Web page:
My Funny Family by Chris Higgins and Lee Wildish
|My Funny Family by Chris Higgins and Lee Wildish|
|Category: Emerging Readers|
|Reviewer: Sue Magee|
|Summary: An engaging early reader with a heroine who really has a personality. A lovely story of family life.|
|Buy? Yes||Borrow? Yes|
|Pages: 128||Date: August 2012|
|Publisher: Hodder Children's Books|
|External links: Author's website|
Mattie Butterfield is a worrier. Well, it's not surprising with a family like hers - something always seems to be going wrong. Or if it doesn't go wrong then it very easily might. She gets upset that the tomato seeds which she and Lucinda have planted at school won't thrive because they're in the cold, dark cupboard and they're all wet. Lucinda's parents don't seem to like each other very much and it might be that they're going to get divorced. What would happen if Mattie's parents stopped liking each other? Why does grandma seem not to like the Butterfield children very much? You see, when you think about it, there's lots to worry about. And Mattie is particularly worried about why Mum has been to the doctor.
It's a lovely story with situations which every child will recognise - the sort of changes which happen quite naturally - and there's a gentle message that things do work out in the end. The Butterfields are a delightfully quirky family with most of the children - and even the dog - named after artists. Adults will appreciate the humour that runs right through the book and children will recognise the way that families work. There's the rather annoying younger sister, who's really quite clever in her own way and the two youngest children, Stanley and Anika who are all but inseparable and generally referred to as Stanika.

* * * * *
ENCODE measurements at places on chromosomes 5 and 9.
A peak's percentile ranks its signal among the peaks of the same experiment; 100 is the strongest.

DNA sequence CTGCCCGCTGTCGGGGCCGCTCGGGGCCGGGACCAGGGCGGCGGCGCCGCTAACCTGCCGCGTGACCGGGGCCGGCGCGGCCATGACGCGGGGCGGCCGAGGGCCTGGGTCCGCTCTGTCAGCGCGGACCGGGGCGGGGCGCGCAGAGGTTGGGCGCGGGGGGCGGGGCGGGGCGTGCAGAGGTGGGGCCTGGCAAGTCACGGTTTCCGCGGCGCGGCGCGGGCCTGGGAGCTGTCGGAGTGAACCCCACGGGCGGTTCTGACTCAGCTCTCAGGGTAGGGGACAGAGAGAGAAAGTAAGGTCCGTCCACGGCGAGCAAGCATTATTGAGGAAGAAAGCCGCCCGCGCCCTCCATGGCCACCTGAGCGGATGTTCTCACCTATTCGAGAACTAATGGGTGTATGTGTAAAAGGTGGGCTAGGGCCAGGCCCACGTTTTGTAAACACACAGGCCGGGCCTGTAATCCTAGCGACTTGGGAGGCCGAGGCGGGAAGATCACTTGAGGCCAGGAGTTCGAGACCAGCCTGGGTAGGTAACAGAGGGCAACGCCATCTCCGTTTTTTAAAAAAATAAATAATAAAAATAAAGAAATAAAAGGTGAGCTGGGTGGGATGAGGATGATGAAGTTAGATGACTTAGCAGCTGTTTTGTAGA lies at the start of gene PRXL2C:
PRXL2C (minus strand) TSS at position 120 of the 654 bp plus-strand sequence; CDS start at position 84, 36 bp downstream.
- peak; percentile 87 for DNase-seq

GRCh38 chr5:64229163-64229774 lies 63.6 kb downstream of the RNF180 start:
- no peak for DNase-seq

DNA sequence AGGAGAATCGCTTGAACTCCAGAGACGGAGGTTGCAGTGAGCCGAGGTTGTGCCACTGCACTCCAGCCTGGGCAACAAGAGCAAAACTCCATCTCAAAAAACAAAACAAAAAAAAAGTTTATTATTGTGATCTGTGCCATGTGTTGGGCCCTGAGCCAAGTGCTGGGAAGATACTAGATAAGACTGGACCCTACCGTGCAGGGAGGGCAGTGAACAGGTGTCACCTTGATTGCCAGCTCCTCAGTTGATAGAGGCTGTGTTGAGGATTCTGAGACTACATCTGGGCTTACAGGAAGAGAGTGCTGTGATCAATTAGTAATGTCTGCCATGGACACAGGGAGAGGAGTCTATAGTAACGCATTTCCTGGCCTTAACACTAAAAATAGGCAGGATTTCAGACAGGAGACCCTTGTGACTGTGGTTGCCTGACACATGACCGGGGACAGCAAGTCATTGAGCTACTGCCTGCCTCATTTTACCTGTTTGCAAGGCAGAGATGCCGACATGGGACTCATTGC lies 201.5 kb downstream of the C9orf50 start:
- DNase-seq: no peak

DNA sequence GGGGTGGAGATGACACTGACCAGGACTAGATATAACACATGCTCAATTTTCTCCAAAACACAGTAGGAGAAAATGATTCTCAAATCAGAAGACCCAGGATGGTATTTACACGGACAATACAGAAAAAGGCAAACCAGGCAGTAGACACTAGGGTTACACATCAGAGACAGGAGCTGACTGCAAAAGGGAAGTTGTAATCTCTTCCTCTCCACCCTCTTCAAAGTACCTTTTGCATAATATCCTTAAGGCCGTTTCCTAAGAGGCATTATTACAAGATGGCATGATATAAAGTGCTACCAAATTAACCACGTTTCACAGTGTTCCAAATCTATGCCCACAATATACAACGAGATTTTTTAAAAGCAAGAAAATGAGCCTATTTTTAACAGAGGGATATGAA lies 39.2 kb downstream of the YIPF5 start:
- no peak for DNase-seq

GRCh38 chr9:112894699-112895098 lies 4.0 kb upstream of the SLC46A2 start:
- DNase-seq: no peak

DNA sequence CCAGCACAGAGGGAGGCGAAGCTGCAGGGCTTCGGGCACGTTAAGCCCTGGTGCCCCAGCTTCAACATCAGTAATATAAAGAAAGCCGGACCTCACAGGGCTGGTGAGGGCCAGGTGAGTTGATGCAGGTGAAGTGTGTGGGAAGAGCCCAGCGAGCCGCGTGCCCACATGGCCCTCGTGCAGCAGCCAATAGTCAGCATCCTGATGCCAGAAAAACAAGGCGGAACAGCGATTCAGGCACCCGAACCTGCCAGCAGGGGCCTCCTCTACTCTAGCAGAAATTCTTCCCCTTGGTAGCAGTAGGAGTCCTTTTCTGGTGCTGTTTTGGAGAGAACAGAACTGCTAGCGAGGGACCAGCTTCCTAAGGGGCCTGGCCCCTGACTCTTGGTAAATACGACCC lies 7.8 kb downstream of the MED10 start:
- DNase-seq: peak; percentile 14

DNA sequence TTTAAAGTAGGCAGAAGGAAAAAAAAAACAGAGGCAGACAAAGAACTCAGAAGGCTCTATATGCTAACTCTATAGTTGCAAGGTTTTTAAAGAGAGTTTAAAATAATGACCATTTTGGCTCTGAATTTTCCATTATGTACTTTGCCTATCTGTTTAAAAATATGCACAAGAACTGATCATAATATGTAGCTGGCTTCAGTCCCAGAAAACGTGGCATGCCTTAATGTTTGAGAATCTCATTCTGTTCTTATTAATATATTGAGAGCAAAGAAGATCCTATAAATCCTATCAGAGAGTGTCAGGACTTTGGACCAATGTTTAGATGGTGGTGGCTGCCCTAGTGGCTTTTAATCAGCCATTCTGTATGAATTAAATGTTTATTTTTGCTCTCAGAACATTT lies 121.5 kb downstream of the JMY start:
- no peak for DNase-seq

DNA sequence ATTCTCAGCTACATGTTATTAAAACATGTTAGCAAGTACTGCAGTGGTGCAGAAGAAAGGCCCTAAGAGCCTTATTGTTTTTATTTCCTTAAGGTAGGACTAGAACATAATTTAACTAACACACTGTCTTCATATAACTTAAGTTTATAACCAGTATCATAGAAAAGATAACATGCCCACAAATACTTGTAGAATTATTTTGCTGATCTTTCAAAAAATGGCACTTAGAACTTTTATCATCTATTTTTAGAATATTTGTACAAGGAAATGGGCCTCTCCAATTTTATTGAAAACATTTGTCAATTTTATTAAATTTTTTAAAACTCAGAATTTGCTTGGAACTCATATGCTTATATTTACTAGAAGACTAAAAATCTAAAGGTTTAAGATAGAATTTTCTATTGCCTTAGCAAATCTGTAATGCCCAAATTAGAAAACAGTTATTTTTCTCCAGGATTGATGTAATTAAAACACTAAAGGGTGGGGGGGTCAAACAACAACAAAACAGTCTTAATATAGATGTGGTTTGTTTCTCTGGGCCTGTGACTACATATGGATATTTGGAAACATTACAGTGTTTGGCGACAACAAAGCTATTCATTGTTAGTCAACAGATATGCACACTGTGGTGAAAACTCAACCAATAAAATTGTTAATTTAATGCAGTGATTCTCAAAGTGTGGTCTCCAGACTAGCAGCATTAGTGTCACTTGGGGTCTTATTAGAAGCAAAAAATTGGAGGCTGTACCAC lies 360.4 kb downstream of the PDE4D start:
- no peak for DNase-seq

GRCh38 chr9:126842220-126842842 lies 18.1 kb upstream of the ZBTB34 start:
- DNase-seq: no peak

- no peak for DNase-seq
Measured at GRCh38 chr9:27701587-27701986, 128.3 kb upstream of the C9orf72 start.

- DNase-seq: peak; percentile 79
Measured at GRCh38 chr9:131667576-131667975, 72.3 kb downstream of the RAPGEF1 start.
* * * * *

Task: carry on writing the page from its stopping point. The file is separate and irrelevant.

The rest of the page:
Chris Higgins doesn't shy away from the realities of family life, either. The story acknowledges that divorce could happen, that unemployment happens to people quite regularly, that people die and babies are born. It's all dealt with in a very matter-of-fact way. The book will appeal more to girls - Mattie narrates the story and although men and boys do appear the strongest male character is probably Uncle Vesuvius. Don't ask. But for girls in the seven plus age group it makes a good early reader with short chapters and excellent illustrations which give a clue to what's happening and hold interest.
I'd like to thank the publishers for sending a copy of the book to the Bookbag.
If this book appeals then you might also like to look at Mr Birdsnest and the House Next Door by Julia Donaldson and Hannah Shaw which has the advantage of being Dyslexia Friendly. Boys will undoubtedly appreciate Horrid Henry's Nightmare by Francesca Simon and Tony Ross.
You can read more book reviews or buy My Funny Family by Chris Higgins and Lee Wildish at Amazon.co.uk
You can read more book reviews or buy My Funny Family by Chris Higgins and Lee Wildish at Amazon.com.
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